Print Ain’t Dead Yet (Continued)

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What happens if you cross the paper-technology of Esopus withthe typographic quirkiness of the now defunct Nest? The offspring might be the bi-annual Vintage MagazineMagazine. Inspired by Fleur Cowles’ Flair (1950-51), thesecond issue of Vintage (out now) is an eclectic mix of graphic,printing and written elements. The cover is embossed (letterpress style)with an open spine bound with a ribbon and the interior is filled withan array of special paper effects (pop-ups, booklets, and even an airsickness bag containing a booklet devoted to shopping bags).

The creation of editor and publisher Ivy Baer Sherman,the limited-run second issue, devoted to the “historic impact of art,music, fashion and food,” “riffs” on an ode by Gary Giddens to themanual typewriter. The cover “celebrates the tossed-away drafts ofpre-digital writing by opening up to a poem printed on a piece ofhand-crumpled paper.”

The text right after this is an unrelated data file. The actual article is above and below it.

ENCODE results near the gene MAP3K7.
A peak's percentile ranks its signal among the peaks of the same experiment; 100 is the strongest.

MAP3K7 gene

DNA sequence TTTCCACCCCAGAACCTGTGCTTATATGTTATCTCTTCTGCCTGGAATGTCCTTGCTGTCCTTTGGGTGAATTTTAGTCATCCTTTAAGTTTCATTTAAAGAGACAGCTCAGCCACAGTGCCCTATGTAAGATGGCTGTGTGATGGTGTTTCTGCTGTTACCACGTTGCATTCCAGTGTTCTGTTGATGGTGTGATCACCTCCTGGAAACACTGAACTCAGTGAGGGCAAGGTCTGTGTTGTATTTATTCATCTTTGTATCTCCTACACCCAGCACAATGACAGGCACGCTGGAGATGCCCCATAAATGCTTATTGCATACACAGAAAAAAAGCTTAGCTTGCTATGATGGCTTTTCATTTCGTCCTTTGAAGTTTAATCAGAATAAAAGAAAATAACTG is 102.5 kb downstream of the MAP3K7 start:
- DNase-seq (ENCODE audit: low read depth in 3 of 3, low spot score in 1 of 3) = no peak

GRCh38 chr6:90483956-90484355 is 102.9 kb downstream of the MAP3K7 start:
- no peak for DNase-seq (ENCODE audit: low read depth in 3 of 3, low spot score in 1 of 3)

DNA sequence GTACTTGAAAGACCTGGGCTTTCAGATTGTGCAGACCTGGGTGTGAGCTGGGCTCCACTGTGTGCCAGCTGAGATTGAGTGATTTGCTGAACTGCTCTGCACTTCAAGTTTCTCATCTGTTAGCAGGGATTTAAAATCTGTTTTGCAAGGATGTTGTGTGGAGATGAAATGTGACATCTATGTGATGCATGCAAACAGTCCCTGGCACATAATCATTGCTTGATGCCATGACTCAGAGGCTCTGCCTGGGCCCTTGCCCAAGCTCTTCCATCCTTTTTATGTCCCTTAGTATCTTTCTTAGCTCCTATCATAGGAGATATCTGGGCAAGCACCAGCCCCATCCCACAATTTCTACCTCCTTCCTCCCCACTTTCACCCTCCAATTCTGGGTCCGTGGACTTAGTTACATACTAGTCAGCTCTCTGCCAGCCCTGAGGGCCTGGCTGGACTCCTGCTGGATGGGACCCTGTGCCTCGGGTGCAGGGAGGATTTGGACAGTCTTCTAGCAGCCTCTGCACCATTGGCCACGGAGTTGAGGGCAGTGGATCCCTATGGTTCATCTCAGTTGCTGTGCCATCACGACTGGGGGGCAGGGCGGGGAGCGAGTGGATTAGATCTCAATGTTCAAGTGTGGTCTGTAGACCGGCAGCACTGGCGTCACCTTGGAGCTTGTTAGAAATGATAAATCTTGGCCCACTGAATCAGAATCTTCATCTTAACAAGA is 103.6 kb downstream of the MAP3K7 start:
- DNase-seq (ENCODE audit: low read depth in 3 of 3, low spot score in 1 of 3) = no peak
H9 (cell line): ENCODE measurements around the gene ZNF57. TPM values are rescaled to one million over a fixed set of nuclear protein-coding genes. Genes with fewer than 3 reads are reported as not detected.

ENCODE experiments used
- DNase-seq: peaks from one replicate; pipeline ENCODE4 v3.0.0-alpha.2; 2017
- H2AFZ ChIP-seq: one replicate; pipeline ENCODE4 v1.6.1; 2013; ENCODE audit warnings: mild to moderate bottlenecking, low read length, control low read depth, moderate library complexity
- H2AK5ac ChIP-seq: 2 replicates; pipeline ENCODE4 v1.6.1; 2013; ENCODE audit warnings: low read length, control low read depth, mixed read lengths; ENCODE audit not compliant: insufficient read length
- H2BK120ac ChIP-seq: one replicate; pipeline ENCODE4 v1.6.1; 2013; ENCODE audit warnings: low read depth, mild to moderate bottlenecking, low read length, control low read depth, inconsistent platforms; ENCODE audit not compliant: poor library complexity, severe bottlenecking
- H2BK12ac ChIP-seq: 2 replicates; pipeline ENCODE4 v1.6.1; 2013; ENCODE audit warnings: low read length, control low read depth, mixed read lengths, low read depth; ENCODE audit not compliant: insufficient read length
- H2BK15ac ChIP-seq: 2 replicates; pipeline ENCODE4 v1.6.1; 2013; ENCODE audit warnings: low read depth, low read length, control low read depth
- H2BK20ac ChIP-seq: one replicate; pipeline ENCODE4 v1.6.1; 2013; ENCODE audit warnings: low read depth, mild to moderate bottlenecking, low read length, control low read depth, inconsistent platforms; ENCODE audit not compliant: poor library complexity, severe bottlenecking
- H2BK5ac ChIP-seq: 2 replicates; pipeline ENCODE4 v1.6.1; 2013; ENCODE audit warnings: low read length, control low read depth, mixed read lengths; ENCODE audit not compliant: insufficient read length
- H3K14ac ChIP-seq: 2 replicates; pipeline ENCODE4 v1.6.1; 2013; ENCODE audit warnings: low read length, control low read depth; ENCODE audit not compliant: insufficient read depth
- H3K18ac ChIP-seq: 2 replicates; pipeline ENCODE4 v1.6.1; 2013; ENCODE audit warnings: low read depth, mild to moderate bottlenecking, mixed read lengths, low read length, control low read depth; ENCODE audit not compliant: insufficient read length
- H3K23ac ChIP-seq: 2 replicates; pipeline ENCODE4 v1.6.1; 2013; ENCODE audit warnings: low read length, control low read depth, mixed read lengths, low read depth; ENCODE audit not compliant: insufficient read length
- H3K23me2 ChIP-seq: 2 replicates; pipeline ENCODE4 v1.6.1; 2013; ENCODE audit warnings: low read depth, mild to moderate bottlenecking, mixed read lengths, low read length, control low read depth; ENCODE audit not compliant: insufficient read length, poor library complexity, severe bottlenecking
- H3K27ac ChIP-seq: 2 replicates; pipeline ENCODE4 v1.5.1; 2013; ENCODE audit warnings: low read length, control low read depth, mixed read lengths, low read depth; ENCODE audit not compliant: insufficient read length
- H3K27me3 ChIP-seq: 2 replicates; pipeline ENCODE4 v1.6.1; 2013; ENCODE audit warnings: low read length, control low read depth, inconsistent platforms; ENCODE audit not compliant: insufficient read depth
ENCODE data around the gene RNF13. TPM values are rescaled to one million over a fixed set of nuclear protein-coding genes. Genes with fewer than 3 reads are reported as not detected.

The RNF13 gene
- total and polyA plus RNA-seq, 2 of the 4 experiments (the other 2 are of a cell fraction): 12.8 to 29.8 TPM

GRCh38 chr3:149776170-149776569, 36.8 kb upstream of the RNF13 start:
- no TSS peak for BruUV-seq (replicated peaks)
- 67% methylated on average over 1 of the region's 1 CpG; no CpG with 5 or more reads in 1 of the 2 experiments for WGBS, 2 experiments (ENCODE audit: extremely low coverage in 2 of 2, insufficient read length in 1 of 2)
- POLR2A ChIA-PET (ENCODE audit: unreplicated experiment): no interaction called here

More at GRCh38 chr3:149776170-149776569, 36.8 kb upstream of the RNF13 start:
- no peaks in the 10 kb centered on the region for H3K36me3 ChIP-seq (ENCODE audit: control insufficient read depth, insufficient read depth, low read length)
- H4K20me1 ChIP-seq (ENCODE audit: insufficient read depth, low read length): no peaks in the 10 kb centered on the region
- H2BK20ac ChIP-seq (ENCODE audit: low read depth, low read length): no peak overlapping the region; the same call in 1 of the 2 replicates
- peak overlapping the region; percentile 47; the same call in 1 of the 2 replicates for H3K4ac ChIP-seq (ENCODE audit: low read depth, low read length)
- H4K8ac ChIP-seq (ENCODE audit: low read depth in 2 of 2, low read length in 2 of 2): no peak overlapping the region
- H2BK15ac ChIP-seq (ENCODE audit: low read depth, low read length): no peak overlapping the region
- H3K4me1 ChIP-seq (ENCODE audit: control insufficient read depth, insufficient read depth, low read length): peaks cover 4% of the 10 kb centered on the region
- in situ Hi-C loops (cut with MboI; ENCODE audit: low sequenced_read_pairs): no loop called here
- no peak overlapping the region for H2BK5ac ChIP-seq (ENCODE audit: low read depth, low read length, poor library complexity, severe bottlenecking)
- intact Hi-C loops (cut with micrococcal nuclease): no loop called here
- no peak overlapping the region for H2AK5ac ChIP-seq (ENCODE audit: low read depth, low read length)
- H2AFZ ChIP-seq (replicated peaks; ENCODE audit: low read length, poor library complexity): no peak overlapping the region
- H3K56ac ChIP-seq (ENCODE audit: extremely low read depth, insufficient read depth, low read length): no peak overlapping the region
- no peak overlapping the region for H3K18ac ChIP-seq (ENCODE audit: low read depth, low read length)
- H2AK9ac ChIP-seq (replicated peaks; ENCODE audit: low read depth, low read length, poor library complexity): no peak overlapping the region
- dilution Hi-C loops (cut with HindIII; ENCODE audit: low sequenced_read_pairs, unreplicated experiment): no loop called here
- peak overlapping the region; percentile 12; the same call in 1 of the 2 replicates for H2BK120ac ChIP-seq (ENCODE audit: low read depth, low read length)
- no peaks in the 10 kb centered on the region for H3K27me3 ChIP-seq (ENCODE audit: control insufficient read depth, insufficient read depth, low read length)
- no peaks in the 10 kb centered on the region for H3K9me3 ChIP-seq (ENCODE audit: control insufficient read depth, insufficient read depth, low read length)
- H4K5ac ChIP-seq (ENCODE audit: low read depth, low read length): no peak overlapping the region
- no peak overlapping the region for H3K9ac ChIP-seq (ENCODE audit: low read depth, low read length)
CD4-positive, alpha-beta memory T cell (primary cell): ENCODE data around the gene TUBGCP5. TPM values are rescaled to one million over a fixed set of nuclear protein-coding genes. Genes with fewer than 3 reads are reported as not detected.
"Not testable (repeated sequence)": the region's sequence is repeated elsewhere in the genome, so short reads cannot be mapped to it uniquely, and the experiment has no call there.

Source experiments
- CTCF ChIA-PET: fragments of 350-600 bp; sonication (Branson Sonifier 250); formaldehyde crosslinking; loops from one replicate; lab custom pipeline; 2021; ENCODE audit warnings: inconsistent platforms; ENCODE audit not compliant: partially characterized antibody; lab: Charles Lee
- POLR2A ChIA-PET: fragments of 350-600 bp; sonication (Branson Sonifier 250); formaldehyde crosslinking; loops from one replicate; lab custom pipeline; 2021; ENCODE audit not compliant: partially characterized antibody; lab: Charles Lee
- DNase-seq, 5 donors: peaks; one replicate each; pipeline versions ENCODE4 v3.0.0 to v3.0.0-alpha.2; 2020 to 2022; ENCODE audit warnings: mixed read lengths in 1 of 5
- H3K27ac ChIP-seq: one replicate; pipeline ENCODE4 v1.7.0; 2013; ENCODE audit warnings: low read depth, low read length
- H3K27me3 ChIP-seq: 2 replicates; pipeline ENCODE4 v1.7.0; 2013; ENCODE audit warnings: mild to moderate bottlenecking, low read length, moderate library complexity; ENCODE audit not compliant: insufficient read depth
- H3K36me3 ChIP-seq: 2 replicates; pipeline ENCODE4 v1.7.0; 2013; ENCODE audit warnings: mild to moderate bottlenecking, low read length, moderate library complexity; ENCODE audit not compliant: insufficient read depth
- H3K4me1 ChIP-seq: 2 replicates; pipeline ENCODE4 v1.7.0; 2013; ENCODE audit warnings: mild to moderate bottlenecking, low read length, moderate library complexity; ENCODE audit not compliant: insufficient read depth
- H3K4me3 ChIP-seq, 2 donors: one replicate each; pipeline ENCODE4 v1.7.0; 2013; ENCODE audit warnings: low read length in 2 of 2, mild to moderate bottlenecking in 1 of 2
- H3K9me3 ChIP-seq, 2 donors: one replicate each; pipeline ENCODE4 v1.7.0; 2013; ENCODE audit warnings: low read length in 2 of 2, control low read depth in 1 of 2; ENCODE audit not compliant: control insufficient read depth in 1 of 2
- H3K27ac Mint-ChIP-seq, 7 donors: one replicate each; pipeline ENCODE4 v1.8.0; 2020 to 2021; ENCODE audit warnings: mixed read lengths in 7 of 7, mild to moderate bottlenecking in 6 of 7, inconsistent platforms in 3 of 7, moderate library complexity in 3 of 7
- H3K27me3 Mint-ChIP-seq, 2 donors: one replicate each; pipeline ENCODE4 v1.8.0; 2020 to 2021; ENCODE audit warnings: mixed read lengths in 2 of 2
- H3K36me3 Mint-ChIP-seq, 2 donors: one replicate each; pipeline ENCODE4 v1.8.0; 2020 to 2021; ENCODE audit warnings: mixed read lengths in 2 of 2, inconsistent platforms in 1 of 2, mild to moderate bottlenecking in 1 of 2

Typographically awkward with its share of way too many clunky and legibly-challenged layouts, Vintagenonetheless is curiously engaging in terms of its tactility. For me itrepresents the end-of-print era magazine, where spectacle is the meansto trigger interest in the text. I was particularly interested in KateWinick’s article on New York’s storied Carlyle Hotel, and the unusualarticle on Laurent Grimod de la Reyniere (1758-1837), the first “publicfood critic.” While the magazine doesn’t hold together as a totalentity, the individual parts have a certain flair.

Vintage is $20 per issue, and worth collecting, not just to read and view, but as an example of this “Ain’t Dead Yet” period.

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